A rapid, easy, and economical way to root softwood cuttings of red maple (Acer rubrum L. and A. × freemanii E. Murray) has been developed. Single-node cuttings were treated with 8 g IBA/kg and inserted in flats of perlite. Flats were placed in larger trays without drainage holes. Cuttings were subirrigated by adding a complete solution with 100 mg N/L to trays, saturating perlite at the bottom of the flat, below the cuttings. After 3 weeks, 94, 98, 100, and 100% of cuttings of `Indian Summer', `Autumn Flame', `Red Sunset', and `Autumn Blaze' had rooted, respectively. Leaves on cuttings remained turgid without mist or fog. In a subsequent study of `Red Sunset', 0, 50, and 100 mg N/L in the subirrigation solution resulted in 37, 100, and 100% rooting with 8 g IBA/kg and 0, 43, and 67% rooting without IBA. Rooting was fastest and chlorophyll in leaves was highest with both IBA and nutrients. Subirrigation can replace mist or fog when rooting cuttings of red maple.

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Hongyi Zhang, William R. Graves, and Alden M. Townsend

Single-node cuttings of `Autumn Flame' and `Indian Summer' red maple (Acer rubrum L. and A. × freemanii E. Murray) were placed in subirrigated perlite that was kept at 29, 33, or 36 C at the cut ends for 3 weeks. Number and mass of roots and pigment quality and transpiration of leaves were greater for `Autumn Flame' than `Indian Summer' and decreased with increasing temperature for both cultivars. Rooting percentage at 29, 33, and 36 C was 75, 75, and 25 for `Autumn Flame' and 13, 13, and 0 for `Indian Summer'. Earlier work has shown > 90% of cuttings of both cultivars root at ≈ 22 C, and plants of `Autumn Flame' are more heat resistant than those of `Indian Summer'. Results of this experiment suggest the effect of heat on rooting of cuttings might be used to predict genotypic differences in heat resistance of whole plants.

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Hongyi Zhang, William R. Graves, and Alden M. Townsend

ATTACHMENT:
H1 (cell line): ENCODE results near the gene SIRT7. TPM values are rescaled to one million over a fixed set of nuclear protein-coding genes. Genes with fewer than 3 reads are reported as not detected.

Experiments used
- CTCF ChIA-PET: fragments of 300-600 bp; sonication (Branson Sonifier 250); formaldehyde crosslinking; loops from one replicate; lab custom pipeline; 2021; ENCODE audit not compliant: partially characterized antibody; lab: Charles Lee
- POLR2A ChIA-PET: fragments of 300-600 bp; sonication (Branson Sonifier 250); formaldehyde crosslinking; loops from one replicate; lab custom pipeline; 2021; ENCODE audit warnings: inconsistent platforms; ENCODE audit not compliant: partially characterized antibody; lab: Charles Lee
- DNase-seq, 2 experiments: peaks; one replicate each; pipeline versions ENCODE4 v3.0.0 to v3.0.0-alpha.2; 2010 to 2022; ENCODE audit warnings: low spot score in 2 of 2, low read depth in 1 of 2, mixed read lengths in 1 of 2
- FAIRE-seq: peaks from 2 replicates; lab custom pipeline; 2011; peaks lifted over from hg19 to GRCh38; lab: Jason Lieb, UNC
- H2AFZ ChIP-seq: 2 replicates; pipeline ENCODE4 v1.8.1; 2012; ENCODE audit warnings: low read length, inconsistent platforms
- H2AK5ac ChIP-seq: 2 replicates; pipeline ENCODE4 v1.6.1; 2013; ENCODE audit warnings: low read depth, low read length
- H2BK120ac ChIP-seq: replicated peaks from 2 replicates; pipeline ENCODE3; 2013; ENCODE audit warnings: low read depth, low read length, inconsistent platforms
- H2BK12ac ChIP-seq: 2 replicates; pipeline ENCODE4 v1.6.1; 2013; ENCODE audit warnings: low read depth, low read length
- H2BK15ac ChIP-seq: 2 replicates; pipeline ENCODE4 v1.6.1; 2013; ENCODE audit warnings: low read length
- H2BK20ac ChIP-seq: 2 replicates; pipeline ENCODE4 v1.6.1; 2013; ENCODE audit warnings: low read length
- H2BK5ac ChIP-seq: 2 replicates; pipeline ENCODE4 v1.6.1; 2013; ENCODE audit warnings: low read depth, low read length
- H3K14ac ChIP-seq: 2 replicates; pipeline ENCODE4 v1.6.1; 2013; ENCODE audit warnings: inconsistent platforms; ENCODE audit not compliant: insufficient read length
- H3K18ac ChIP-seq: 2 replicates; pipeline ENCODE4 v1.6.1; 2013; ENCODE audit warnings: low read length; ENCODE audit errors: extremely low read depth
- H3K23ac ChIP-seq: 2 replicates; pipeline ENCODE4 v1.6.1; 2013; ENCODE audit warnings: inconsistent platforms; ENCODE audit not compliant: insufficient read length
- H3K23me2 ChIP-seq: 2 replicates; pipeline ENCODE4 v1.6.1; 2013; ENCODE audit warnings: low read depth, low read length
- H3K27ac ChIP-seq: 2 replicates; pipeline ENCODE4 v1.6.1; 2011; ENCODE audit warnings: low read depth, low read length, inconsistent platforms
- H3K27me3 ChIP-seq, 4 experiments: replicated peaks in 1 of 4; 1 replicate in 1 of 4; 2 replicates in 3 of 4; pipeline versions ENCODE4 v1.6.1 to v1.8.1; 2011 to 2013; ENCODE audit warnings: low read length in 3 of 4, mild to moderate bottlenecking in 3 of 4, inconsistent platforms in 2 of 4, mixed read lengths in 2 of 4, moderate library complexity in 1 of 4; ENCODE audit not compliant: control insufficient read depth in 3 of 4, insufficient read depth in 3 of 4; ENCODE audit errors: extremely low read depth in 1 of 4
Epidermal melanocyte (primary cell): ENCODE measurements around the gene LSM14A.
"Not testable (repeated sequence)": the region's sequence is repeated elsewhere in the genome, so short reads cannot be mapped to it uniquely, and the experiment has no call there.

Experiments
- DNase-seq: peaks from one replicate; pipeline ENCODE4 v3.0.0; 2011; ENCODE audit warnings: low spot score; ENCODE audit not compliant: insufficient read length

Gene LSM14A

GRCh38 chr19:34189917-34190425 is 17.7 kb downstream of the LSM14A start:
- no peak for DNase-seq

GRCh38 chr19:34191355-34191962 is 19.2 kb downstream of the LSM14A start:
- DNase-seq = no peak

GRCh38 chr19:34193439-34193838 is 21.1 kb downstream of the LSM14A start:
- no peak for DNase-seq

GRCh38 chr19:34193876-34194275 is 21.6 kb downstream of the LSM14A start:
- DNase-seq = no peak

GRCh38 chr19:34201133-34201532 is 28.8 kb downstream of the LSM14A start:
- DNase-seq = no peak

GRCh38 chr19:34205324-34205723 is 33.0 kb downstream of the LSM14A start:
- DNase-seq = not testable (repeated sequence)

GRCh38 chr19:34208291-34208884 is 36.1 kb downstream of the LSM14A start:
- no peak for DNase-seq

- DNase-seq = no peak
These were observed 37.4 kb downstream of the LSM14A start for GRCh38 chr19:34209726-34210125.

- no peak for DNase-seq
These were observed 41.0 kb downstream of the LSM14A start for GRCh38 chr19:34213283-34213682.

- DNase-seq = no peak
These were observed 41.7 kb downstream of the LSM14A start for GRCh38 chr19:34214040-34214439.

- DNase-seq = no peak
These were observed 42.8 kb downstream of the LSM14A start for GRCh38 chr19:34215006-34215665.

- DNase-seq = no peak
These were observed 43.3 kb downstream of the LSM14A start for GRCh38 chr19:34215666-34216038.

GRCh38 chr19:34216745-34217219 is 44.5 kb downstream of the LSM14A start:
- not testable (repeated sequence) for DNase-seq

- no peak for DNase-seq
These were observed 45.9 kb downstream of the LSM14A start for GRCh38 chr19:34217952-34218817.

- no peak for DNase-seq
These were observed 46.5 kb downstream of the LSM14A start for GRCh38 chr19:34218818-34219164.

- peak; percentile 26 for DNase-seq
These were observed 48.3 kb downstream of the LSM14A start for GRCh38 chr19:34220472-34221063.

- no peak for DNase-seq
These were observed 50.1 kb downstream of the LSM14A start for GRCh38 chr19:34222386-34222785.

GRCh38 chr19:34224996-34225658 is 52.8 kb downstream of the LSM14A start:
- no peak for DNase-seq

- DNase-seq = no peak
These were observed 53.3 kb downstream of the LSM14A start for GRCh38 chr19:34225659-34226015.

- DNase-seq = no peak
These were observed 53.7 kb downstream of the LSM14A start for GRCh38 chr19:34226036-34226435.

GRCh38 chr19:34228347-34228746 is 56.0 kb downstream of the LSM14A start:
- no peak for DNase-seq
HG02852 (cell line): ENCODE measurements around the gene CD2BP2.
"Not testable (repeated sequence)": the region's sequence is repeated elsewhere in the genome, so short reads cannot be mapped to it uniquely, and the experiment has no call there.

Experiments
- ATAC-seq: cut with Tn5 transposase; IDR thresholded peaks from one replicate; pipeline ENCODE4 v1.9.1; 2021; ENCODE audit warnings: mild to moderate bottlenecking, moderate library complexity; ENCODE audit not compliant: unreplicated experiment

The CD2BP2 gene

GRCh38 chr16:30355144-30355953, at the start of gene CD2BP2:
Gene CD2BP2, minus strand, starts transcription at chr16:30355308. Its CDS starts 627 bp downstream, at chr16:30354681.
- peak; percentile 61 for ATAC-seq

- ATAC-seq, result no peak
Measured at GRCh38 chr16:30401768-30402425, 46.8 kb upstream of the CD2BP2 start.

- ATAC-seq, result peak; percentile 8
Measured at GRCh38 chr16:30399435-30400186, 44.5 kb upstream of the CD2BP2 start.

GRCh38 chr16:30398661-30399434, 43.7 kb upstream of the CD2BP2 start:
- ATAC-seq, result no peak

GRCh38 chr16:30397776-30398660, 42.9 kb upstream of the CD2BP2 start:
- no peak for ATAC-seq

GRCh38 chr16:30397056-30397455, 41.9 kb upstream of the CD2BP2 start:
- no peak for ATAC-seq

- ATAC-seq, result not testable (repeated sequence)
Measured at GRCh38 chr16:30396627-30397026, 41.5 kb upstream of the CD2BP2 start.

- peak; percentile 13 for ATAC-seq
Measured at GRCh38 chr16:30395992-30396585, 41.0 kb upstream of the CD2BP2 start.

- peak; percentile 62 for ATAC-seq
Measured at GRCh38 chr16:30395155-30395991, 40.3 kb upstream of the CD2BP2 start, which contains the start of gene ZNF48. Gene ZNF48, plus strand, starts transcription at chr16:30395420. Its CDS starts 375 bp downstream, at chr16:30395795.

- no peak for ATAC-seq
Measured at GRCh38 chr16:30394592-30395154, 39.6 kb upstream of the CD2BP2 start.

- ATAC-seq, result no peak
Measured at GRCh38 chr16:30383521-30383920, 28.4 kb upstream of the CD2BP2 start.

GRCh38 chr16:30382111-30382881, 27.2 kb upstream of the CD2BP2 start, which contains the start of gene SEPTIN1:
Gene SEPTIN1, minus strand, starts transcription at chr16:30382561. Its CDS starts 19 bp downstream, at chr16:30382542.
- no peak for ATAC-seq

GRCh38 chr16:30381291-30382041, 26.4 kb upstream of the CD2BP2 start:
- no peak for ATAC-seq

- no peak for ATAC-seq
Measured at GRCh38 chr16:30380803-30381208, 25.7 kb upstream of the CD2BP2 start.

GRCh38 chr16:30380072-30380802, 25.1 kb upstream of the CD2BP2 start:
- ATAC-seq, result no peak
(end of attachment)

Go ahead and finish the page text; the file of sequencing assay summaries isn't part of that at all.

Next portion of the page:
We determined transpiration rate, survival, and rooting of unmisted, softwood cuttings of `Autumn Flame' red maple (Acer rubrum L.) and `Indian Summer' Freeman maple (Acer ×freemanii E. Murray). Effects of perlite at 24, 30, and 33 °C were assessed to determine whether responses of cuttings would be consistent with cultivar differences in resistance to root-zone heat previously shown with whole plants. During 7 d, cutting fresh mass increased by ≈20% at all temperatures for `Autumn Flame' red maple, but fresh mass of `Indian Summer' Freeman maple decreased by 17% and 21% at 30 and 33 °C, respectively. The percentage of cuttings of `Indian Summer' that were alive decreased over time and with increasing temperature. Transpiration rate decreased during the first half of the treatment period and then increased to ≈1.1 and 0.3 mmol·m-2·s-1 for `Autumn Flame' and `Indian Summer', respectively. Mean rooting percentages over temperatures for `Autumn Flame' and `Indian Summer' were 69 % and 16%, respectively. Mean rooting percentages at 24, 30, and 33 °C over both cultivars were 74%, 29%, and 25%, respectively. Over temperatures, mean root count per cutting was 41 and seven, and mean root dry mass per cutting was 4.9 and 0.4 mg, for `Autumn Flame' and `Indian Summer', respectively. Use of subirrigation without mist to root stem cuttings was more successful for `Autumn Flame' than for `Indian Summer'. Temperature × cultivar interactions for cutting fresh mass and the percentage of cuttings remaining alive during treatment were consistent with previous evidence that whole plants of `Autumn Flame' are more heat resistant than plants of `Indian Summer'. Mass and survival of stem cuttings during propagation in heated rooting medium may serve as tools for screening for whole-plant heat resistance among maple genotypes.